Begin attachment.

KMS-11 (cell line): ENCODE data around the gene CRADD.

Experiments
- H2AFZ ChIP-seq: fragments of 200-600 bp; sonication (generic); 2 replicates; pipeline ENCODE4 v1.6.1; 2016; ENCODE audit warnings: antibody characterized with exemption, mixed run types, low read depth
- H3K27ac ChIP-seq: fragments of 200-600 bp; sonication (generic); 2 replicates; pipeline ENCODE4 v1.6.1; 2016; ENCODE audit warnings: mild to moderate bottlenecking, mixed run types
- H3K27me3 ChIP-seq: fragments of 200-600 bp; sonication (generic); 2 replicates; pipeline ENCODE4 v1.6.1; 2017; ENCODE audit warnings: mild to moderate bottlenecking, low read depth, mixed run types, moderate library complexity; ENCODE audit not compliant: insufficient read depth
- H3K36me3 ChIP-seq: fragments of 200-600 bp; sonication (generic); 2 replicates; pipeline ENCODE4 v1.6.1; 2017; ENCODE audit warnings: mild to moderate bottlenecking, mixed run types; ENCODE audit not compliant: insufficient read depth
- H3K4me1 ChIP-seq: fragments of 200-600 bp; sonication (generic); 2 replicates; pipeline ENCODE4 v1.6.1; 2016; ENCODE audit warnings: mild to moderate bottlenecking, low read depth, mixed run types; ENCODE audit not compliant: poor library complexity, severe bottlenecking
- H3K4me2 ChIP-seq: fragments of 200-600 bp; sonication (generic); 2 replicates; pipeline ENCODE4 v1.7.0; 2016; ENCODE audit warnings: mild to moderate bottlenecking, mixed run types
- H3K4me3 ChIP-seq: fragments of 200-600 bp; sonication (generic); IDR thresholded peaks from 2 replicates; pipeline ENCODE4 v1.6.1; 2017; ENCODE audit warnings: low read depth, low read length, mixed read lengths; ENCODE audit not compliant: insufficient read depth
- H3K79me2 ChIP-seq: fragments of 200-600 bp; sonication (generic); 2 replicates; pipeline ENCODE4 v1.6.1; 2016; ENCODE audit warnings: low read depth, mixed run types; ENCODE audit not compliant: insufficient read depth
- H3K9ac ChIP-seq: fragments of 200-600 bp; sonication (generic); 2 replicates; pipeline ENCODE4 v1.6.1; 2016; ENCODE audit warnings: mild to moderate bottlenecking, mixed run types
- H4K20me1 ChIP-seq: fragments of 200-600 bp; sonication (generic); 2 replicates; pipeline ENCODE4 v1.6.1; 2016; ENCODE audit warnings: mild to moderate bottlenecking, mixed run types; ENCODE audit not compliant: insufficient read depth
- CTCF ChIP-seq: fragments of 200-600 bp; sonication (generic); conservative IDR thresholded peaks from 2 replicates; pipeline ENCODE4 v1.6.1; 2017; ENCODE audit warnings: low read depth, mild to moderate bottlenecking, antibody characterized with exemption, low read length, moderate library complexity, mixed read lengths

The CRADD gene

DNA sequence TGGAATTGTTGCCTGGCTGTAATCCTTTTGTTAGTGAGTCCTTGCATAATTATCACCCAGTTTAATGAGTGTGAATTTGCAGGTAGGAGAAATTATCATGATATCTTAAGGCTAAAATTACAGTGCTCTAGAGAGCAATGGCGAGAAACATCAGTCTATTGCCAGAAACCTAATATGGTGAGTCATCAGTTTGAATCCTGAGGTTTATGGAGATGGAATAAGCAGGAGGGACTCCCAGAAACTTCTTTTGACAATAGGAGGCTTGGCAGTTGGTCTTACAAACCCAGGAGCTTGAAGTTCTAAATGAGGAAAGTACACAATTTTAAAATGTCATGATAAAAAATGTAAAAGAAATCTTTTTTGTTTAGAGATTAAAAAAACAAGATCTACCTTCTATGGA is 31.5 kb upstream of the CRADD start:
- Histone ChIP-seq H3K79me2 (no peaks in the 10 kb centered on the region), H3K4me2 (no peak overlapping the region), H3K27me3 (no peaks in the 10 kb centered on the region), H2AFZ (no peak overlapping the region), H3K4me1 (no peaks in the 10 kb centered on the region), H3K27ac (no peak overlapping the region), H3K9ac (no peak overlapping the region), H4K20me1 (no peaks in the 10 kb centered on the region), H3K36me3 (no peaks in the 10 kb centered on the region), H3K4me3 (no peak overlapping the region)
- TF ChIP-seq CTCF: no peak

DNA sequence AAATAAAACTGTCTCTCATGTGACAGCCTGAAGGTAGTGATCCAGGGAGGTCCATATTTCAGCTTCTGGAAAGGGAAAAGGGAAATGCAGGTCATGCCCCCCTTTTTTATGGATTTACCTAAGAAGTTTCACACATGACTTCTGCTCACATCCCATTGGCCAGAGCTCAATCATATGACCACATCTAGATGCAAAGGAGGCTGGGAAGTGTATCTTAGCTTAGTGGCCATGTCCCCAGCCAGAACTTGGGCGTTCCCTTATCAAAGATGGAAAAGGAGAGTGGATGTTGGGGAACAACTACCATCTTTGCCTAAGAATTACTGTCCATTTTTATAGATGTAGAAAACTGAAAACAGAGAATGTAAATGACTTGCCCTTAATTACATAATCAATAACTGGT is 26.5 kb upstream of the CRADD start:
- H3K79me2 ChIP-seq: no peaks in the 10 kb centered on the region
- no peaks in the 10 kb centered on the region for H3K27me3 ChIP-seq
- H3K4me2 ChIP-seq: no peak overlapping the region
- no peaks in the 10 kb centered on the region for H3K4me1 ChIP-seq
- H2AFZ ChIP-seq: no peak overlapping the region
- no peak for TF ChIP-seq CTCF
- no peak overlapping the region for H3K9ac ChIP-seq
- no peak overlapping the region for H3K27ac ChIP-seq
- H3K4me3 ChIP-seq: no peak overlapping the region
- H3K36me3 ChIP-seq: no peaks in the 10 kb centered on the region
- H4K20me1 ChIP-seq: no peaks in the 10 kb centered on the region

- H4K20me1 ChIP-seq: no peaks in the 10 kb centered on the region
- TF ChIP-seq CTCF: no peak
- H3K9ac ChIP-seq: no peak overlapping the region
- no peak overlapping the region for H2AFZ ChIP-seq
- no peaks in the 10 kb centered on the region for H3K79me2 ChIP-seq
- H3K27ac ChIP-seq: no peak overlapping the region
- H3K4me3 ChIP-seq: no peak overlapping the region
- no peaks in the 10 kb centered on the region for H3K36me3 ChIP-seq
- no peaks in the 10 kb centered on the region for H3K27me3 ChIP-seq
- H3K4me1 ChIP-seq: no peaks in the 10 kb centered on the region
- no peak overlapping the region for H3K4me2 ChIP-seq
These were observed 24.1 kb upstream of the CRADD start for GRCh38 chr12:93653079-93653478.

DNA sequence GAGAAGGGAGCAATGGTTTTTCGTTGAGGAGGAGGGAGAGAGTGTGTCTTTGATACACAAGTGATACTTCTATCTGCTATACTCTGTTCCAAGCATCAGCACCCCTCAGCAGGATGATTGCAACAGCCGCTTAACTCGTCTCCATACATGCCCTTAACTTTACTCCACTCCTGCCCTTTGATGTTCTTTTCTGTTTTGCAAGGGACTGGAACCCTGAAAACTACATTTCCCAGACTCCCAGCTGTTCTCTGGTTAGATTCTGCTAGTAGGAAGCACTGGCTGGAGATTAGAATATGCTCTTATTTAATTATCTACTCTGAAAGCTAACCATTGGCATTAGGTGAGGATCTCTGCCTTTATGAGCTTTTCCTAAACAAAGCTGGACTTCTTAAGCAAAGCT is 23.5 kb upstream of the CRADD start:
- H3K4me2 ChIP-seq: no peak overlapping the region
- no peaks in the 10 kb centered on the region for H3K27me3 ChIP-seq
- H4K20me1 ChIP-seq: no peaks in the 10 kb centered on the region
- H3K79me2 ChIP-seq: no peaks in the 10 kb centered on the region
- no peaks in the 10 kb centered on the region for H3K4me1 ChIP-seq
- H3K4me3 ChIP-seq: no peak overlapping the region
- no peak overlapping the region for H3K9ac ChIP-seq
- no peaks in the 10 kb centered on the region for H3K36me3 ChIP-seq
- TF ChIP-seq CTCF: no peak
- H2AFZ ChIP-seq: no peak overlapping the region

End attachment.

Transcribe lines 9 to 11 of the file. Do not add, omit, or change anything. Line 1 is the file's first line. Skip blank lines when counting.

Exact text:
- H3K4me3 ChIP-seq: fragments of 200-600 bp; sonication (generic); IDR thresholded peaks from 2 replicates; pipeline ENCODE4 v1.6.1; 2017; ENCODE audit warnings: low read depth, low read length, mixed read lengths; ENCODE audit not compliant: insufficient read depth
- H3K79me2 ChIP-seq: fragments of 200-600 bp; sonication (generic); 2 replicates; pipeline ENCODE4 v1.6.1; 2016; ENCODE audit warnings: low read depth, mixed run types; ENCODE audit not compliant: insufficient read depth
- H3K9ac ChIP-seq: fragments of 200-600 bp; sonication (generic); 2 replicates; pipeline ENCODE4 v1.6.1; 2016; ENCODE audit warnings: mild to moderate bottlenecking, mixed run types